Crummy Little Podcast, Politics and Grassroots

Crummy Little Podcast Episode 6: Chris Younce

This week’s guest on the Crummy Little Podcast is Chris Younce, who knows both grassroots campaigns and baseball better than most.

Having spent much of 2012 making sure the insurgent Ron Paul was on Republican primary ballots nationwide, Chris shared his insight into how difficult it would be for someone to jump into the Democratic primary at this stage.

Give it a listen here or on iTunes.


Break up the Nats!

Joel Sherman, baseball columnist for Our Nation’s Newspaper of Record, chronicles the now-systematic underachievement the Washington Nationals have suffered over the past four years:

  • The 2012 Nats won 98 games, won their division, and seemed destined for a run of excellence despite losing a hard-fought first-round series to the St. Louis Cardinals.
  • In 2013, the record fell to 86-76, 10 games behind Atlanta for the division and four out of the second wild card spot.
  • The Nats were back on top of the division 2014, with 96 wins and a roster finally coming into its own – until their bats went cold in the first round of the playoffs and San Francisco beat them in four games.

It’s 2015, and the Nats are in second place again, seemingly stuck in neutral (and under .500) despite big years from Bryce Harper and Max Scherzer. Like a Member of Congress in a safe district, the Nats appear to excel in even-numbered years and coast in between. Sherman correctly warns that without a second-half surge, they are in danger of losing the division to an underwhelming Mets team and becoming the “best team that never was.”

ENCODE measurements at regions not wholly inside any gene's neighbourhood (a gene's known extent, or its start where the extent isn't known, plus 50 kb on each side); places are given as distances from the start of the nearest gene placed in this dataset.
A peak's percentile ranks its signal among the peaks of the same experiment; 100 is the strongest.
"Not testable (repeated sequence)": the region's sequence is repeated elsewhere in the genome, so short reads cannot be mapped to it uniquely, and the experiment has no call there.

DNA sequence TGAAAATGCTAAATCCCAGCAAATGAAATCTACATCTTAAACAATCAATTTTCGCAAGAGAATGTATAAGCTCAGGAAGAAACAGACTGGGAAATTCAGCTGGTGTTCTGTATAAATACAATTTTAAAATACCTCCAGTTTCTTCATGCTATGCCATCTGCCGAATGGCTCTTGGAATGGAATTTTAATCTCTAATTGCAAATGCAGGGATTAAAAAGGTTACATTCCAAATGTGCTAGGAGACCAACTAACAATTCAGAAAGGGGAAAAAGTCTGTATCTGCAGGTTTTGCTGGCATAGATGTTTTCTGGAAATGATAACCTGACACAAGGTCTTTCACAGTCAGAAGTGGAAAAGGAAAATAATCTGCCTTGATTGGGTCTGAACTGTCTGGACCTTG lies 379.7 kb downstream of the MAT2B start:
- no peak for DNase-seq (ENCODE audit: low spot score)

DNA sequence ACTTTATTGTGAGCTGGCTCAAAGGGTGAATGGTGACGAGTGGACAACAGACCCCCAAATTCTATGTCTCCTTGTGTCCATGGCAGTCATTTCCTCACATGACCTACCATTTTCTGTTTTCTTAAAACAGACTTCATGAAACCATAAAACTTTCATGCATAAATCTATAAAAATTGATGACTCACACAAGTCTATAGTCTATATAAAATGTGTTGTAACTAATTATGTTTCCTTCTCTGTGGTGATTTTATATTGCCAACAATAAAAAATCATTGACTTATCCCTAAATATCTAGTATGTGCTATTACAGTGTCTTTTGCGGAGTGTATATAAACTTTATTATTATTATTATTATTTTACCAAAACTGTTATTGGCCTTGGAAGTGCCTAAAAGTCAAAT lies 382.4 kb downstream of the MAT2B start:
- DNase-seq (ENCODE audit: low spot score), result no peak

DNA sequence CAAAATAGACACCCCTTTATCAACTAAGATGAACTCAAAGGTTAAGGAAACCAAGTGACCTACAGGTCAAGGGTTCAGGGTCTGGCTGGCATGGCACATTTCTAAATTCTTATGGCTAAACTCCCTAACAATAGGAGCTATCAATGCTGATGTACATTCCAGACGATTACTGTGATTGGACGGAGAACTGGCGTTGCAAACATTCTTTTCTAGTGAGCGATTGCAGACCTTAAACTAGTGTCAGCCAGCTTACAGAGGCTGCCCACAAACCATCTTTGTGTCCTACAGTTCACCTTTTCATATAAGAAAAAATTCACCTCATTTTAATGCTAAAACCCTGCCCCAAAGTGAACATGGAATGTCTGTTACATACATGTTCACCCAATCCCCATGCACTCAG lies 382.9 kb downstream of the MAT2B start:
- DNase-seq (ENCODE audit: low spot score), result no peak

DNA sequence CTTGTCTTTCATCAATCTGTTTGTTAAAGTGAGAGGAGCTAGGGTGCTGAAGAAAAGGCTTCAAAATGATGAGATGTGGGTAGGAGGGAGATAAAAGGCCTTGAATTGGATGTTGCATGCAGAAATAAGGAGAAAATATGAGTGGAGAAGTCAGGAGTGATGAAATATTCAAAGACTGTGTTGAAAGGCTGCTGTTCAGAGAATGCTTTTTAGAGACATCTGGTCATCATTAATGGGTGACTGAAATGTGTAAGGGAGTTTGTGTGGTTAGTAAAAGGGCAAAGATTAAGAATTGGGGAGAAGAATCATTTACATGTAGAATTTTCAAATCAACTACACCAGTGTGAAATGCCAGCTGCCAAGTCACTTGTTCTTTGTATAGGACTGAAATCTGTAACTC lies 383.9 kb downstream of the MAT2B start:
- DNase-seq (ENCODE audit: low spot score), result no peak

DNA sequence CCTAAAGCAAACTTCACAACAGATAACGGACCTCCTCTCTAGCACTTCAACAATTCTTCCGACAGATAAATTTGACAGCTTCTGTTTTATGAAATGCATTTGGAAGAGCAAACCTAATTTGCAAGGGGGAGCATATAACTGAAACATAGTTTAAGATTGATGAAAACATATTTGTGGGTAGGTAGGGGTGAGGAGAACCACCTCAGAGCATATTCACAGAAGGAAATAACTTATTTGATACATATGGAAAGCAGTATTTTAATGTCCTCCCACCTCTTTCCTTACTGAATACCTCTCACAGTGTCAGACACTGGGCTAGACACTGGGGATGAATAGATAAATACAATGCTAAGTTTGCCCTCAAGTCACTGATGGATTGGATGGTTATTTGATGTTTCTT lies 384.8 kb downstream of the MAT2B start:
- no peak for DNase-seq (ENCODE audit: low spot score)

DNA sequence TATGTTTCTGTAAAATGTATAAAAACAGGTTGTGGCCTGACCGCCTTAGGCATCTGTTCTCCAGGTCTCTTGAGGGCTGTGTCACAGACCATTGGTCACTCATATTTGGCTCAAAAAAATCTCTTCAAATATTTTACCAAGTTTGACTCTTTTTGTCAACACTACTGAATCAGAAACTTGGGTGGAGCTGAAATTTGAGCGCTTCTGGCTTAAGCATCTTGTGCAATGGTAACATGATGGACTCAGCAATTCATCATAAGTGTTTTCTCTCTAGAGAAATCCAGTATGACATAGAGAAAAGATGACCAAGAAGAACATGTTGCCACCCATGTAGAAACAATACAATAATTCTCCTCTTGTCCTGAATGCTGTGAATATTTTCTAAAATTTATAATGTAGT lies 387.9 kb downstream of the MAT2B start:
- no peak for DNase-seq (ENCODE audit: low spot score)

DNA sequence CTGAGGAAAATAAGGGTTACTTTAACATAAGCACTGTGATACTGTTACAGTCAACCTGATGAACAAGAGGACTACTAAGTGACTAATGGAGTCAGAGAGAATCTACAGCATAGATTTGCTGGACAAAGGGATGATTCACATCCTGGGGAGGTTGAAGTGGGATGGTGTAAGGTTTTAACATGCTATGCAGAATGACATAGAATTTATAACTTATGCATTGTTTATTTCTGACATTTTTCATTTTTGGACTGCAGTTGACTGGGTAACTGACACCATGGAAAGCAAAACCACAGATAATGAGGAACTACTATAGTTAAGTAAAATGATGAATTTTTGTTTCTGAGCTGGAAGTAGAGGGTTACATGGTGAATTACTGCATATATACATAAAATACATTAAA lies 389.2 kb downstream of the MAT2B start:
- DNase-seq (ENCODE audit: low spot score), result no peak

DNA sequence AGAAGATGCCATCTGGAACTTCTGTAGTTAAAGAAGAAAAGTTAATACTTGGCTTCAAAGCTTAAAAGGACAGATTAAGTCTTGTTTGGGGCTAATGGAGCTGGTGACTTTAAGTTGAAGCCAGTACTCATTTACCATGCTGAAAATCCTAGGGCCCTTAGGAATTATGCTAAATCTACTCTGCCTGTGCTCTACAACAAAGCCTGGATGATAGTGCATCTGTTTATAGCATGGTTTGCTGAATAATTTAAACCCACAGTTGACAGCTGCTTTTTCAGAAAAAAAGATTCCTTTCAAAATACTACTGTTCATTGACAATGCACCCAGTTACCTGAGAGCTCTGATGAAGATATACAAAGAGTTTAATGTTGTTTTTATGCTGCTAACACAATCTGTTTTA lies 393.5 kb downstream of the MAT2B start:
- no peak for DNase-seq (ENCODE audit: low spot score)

The manager and general manager are on the hot seat, but the house cleaning may have to include players as well. The only thing worse than being a bad team is being a mediocre team – where the limited successes come just frequently enough to avoid the big shake-ups. If they are serious about winning a championship, it’s time for the Nationals to stop tweaking and start looking at turning over their roster.

Crummy Little Podcast, media

Crummy Little Podcast Episode 4: FUBU on a Klansman?

George Chidi, who is responsible for this hilarious video of a Klansman wearing FUBU sneakers, is this week’s guest on the Crummy Little Podcast.

George got some attention for that video, as you might expect, but what’s been missed was his coverage of the confederate flag rally from which that video came. He also spent a week covering a shady soccer stadium deal in DeKalb County, outside of Atlanta. It’s a long podcast, but it was a great conversation about news reporting, media, where it’s at and where it’s going. It probably could have been two shows, but I liked the flow of it.

This was an especially fun episode for me because George and I go back a ways. Long before I had a crummy little podcast, I had a crummy little radio show back at UMass on campus station WMUA. George was the news director at that station for a time, and even guest-hosted my show at least once (and did a better job than me, if I remember right). Needless to say, he’s done our alma mater proud since.

Politics and Grassroots

What’s at stake in the Planned Parenthood fight

There might be another video dropping any day now in the gruesome, disturbing series of Planned Parenthood exposés from the Center for Medical Progress. They videos have stoked and motivated pro-life activists to encourage further adoption of the culture of life – as they should have. As discussed in last week’s post on Communities Digital News, the short term goal of stripping Planned Parenthood of its federal funding – and its position of moral authority is a pretty important step.


Sometimes the best trade is one you don’t make (Or, how the Yankees won the trade deadline)